It can be more difficult to market a tenanted property. Depending on your Tenant (ie if they are messy), photos might work against you. Tenants are often not very cooperative with open houses, so reaching potential Buyers can be more difficult. A good agent will market your home online and will have a pool of investment Buyers they are working with to overcome some of the marketing challenges of selling a tenanted property.

Related: Find out How We Market a Property for Sale

Showings Requirements for Selling Tenanted Properties

You have a right to show the property to potential Buyers between 8 AM and 8 PM, provided appropriate notice (24 hours) is given. While it may not be convenient for a Tenant, it is your right. Don’t let your tenants bully you into restricted showing times, but always be respectful of the tenant. A cooperative tenant will go a long way to making the sale happen faster. The 24-hour notice requirement means that you’ll miss out on last-minute showings, but with so many investment properties in Toronto, this isn’t unusual.

Ideally, your tenant will leave their apartment during a showing, but again, this isn’t something that you can require. We’ve shown properties where hungover tenants stayed in bed during the entire showing! A simple request from your tenant might resolve this obstacle.

Note: If your Tenant has provided you with notice that they are leaving, the Ontario Landlord & Tenant Act requires that the Landlord make reasonable efforts to provide notice of a showing – but the 24-hour rule does not apply.

Other Selling Considerations for Landlords

  • If you’re thinking of selling an investment house or multi-unit dwelling soon, don’t sign new leases. You’ll get a higher price for your house if you are targeting both investors and end-users who want to live in one of the apartments themselves. Having a vacant apartment is an attractive feature for many Buyers.
  • If you’re NOT thinking of selling soon, increase your rents every year. The amount of rent your Tenant pays will directly impact the sale price of your house. Because the lease transfers with the property, a Tenant who is paying below-market rent will mean the new owner will take in less income than they would with a comparable property, and that will make your house less valuable (read: lower price). Always charge market rent to a new Tenant, and always increase rents annually by the amount allowed by law.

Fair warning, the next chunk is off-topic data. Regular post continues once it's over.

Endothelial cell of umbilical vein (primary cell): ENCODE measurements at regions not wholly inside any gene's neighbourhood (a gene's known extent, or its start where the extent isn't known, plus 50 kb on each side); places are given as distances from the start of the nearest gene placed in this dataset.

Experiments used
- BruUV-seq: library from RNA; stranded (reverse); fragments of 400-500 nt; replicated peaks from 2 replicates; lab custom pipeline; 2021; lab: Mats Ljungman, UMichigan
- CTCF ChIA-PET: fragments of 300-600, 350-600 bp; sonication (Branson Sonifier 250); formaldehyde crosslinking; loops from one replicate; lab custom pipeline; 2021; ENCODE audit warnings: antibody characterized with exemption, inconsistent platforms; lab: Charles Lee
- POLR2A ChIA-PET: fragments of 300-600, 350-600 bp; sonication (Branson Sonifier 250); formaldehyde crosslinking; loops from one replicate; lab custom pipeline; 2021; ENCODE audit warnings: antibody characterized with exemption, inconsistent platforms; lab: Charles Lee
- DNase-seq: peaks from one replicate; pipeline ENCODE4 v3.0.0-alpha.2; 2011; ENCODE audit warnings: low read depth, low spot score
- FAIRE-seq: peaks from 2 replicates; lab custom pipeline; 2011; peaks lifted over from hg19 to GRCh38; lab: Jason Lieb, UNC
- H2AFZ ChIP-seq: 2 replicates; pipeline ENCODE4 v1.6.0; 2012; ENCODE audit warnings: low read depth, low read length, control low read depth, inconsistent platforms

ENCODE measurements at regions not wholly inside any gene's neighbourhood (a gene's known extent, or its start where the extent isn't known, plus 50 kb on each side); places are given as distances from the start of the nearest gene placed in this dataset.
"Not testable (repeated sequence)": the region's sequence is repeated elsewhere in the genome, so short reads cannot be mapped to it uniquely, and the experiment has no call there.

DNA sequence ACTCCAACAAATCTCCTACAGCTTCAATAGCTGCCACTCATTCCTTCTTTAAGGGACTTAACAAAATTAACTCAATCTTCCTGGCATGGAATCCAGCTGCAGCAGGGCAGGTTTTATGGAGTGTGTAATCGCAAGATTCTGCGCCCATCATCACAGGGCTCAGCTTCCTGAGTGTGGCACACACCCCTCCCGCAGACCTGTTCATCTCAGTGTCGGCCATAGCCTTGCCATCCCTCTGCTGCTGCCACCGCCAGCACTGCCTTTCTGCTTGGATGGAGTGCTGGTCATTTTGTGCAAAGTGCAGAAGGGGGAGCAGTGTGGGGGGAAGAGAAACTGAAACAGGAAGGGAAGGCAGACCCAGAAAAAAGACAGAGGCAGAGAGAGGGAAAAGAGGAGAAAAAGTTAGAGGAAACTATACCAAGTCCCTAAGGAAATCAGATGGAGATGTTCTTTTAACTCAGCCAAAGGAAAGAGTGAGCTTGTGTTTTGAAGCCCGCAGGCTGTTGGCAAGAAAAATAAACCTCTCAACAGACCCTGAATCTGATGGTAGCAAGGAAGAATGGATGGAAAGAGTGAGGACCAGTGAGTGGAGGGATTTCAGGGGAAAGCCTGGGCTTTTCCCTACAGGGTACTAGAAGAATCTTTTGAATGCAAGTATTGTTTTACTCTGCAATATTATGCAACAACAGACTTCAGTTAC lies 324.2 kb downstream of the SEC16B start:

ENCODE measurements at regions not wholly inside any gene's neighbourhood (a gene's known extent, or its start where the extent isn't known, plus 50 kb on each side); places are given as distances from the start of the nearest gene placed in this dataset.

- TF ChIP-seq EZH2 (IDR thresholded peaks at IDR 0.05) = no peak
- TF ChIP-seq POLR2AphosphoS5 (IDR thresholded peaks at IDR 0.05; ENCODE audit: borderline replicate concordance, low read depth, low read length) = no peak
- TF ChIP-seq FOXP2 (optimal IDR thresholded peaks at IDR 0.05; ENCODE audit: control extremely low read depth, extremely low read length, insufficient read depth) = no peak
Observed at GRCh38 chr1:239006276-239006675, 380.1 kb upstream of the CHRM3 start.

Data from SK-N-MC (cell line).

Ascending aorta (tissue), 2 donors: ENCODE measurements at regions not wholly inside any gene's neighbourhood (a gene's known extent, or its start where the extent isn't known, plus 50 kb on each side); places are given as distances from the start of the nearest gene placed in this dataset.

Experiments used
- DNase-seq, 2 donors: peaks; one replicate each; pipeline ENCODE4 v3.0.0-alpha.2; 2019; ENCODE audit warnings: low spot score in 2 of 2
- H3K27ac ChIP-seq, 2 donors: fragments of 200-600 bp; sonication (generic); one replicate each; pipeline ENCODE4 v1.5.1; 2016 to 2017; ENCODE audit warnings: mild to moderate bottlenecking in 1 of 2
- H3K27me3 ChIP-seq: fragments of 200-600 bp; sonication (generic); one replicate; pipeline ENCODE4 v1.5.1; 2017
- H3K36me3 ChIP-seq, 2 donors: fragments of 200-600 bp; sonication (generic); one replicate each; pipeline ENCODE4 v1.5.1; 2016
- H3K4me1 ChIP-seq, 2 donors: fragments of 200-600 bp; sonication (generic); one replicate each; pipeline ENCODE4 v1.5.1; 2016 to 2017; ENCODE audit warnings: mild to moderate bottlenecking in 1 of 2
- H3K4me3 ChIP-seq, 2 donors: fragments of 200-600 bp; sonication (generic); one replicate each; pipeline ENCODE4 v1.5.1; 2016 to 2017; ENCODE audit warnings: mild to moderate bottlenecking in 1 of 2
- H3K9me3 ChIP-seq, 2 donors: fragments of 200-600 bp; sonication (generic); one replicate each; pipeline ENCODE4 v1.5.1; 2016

FAQ for Landlords Selling an Investment Property

I just signed a 12-month  lease a few months ago. Can I sell the property? 

Yes! Note that the Landlord & Tenant Act requires that the new Buyer assume the Tenant and the lease – at the end of the lease,  the new  Buyer may give 60-days notice to vacate if they want to occupy the property themselves.

Can I take photographs of the property for marketing purposes?

Yes, you have a right to take photographs. It’s good practice to ask the Tenant to remove any personal belongings they don’t want to be photographed in advance of the photographer’s arrival.

I want to do some renovations before selling my investment property. Can I evict the Tenant? 

Likely not. Rules about renovating are complicated and the Tenant usually has the right to move back into the property after renovations. You should contact the  Landlord Tenant Board for guidance.

Can I pretend I am moving into the unit myself in order to evict the Tenant and then put it up for sale? 

This is a serious violation under the Landlord & Tenant Act. Bad faith evictions come with penalties of up to $25,000.

My Tenant doesn’t want showings before 11  AM or after  6 PM. What should I do?

The Tenant’s obligations require cooperation for showings between 8 AM and 8 PM. You can choose to work with your Tenant if there’s a valid reason for their request (eg – they work until 5 AM and sleep until noon) –  but you are under no obligations to be flexible.

How do I evict my Tenant so I can sell my property?

Under Ontario laws, you can not evict a Tenant or ask them to move out. The new Buyer inherits the Tenant and the lease. If the Tenant is month-to-month  (vs  in a fixed-term lease), the new Buyer can provide 60 days written notice if they are going to occupy the home themselves. Often, in these cases, the Seller provides the required notice on behalf of the new Buyer.


Related: How to Sell a Condo

Related: 100 Mistakes Sellers Make

Related: Selling with BREL


If you’re thinking of selling your income property in the future, get in touch to discuss what you can do today to make sure you get top dollar for your house when it comes time to sell.